“And they just dropped the signs on the ground and left them,” Ballone said. “So a lot of the signs just got destroyed. They were just left out under snow and rain and the elements.” She said the old nursery sign, which she described as being an epic one that everybody remembers, was destroyed beyond being saved.
And much of the small zoo memorabilia on display are items that she has “had to retrieve from the world,” Ballone said. She said she has found some of those items on auction sites like eBay.
Ballone said she and her husband tried to keep the downstairs of the building as original as possible, but the upstairs was a total renovation.
“It was hard for us to rip out what we did up here,” Ballone said. “But we were really excited to save the floors, which was not easy to do.”
The stairs leading to the second level of the inn were originally on the outside of the building and brought inside, Ballone said. She said the upstairs part of the building was first used to house the game farm’s birds, but when a separate “bird house” was created for them, the second floor became winter lodgings for the primates. Ballone said the upstairs was filled with cages when she and her husband bought the property, though many of the outside enclosures were long gone.
The upstairs floors are now the original hardwood, but the game farm had put a layer of tar on them and covered them in concrete for the animal enclosure, Ballone said. She said it took her and her husband about a year to figure out how to get the tar off the floors.
The Long Neck Inn features five guest suites, each with a private bathroom. The rooms each have their own names: the Giraffe Room, the Rhino Room, the Elephant Room, the Zebra Room and the Menagerie Room. The decor in each reflects the name, with artwork and fixtures in the shape of the animals.
The Giraffe Room is the highest-end of the suites and is on the main floor of the inn, while the other four and a laundry area are upstairs.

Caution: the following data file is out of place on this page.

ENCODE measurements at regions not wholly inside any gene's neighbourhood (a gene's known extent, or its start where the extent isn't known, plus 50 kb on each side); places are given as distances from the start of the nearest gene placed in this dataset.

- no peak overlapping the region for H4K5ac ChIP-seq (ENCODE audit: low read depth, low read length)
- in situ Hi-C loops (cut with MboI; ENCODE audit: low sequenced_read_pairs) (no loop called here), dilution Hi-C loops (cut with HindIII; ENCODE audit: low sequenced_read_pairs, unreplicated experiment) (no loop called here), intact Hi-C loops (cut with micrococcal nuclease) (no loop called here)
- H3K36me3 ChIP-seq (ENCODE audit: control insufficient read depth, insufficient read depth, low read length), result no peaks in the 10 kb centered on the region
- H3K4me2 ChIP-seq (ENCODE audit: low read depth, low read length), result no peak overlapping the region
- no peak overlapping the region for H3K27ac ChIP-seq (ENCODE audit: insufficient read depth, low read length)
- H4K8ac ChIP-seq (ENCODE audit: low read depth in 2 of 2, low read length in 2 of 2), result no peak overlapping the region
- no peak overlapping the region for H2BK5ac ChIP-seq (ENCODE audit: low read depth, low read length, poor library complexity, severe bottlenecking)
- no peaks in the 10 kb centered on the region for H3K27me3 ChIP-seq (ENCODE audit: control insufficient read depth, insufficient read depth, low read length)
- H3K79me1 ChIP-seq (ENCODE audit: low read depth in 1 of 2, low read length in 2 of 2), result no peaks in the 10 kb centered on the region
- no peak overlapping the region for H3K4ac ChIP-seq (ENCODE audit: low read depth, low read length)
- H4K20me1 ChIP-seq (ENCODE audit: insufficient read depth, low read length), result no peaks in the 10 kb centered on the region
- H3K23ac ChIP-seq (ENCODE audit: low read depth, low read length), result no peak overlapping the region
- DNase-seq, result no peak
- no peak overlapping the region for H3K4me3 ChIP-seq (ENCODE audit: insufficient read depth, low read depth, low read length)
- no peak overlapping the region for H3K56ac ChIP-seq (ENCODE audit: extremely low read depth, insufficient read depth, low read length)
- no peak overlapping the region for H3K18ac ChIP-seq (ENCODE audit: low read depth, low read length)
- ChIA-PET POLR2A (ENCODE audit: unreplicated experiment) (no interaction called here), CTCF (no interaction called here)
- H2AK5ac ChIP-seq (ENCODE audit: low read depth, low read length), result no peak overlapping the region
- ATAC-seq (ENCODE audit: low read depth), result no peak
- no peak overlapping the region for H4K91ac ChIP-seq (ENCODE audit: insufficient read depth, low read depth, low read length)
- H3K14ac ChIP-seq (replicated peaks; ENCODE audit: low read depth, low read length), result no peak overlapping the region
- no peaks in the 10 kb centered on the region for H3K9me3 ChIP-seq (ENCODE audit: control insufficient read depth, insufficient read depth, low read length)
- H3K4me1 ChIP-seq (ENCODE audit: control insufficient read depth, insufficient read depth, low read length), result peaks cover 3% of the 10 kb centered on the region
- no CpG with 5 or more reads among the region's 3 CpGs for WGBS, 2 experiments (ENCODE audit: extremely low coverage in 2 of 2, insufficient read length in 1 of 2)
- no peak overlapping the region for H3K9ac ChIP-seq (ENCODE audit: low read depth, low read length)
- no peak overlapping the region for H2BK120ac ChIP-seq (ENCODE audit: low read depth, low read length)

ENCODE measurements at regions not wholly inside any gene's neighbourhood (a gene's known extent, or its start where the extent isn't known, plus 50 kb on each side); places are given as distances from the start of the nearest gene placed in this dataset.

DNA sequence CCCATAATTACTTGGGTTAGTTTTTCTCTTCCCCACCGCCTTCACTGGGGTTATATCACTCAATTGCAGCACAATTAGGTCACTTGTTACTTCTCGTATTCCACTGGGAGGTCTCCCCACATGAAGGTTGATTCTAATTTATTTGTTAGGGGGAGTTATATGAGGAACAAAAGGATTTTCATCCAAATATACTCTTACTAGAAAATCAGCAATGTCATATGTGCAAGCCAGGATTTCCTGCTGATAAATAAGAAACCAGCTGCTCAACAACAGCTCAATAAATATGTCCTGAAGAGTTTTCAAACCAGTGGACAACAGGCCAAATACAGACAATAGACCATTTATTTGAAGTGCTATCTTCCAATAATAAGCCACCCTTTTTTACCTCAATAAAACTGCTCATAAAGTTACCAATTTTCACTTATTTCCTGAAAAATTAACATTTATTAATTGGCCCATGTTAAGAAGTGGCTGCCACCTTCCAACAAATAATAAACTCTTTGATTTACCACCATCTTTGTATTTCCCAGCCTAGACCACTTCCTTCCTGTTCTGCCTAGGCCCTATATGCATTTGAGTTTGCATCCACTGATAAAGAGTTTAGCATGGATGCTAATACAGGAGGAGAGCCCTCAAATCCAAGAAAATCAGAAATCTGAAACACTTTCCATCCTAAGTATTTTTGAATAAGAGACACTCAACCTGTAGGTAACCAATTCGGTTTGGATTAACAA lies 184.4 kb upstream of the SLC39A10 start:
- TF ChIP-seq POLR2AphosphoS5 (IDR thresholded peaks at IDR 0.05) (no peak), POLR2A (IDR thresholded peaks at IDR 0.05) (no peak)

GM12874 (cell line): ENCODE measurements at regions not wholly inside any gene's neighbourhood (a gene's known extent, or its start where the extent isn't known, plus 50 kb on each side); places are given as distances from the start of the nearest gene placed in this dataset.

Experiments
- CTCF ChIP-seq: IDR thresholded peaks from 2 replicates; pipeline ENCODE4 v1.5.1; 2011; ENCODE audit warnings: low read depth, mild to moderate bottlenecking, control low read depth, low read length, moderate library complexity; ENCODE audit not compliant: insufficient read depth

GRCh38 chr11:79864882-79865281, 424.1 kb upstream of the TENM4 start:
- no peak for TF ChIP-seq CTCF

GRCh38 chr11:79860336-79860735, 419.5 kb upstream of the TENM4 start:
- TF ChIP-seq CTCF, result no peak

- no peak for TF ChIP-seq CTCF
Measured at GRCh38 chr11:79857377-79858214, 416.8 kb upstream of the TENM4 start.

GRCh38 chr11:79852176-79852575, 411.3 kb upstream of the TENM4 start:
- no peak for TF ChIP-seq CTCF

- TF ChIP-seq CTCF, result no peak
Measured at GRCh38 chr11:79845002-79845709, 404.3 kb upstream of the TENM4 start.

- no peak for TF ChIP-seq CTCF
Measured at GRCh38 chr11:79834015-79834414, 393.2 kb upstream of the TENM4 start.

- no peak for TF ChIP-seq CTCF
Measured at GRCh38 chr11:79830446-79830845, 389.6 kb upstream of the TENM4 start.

“We donate a certain portion of each night’s stay to a conservation effort for that animal’s namesake,” Ballone said. “So if you’re in the Giraffe Room it goes to a conservation effort for giraffes.” She said a different animal will be chosen to receive support each year from the Menagerie Room.
The inn prices range from $188 to $275 per night, depending on the room. The details are available online at www.thelongneckinn.net/rooms.html
Ballone said the couple also has four luxury camping sites. She said the sites are run through Tentrr and cost $135 to $145 per night. Each tent is on a platform and includes a queen-size memory foam bed, wood stove, fire pit, picnic table, grill and camp toilet, Ballone said. She said the sites are fairly far apart, giving guests privacy. They are all pet-friendly and one has a fenced-in area for dogs to be off-leash, Ballone said.
While the inn and campsites are operational now, Ballone said she and her husband have plans to create their own RV and campground park on the site on Game Farm Road.
“Our ultimate goal is to do a campground and RV park,” Ballone said. “So this (the inn) is more like a stepping stone in that direction.”
The couple is also planning to host weddings and events on the property, Ballone said. She said the details would be posted on their website and social media, though there is a murder-mystery dinner planned for Feb. 8.
On top of those events, the couple also has a handful of days set aside each year for guests to do self-guided tours of the property, Ballone said.
Story provided by The Daily Freeman via AP StoryShare.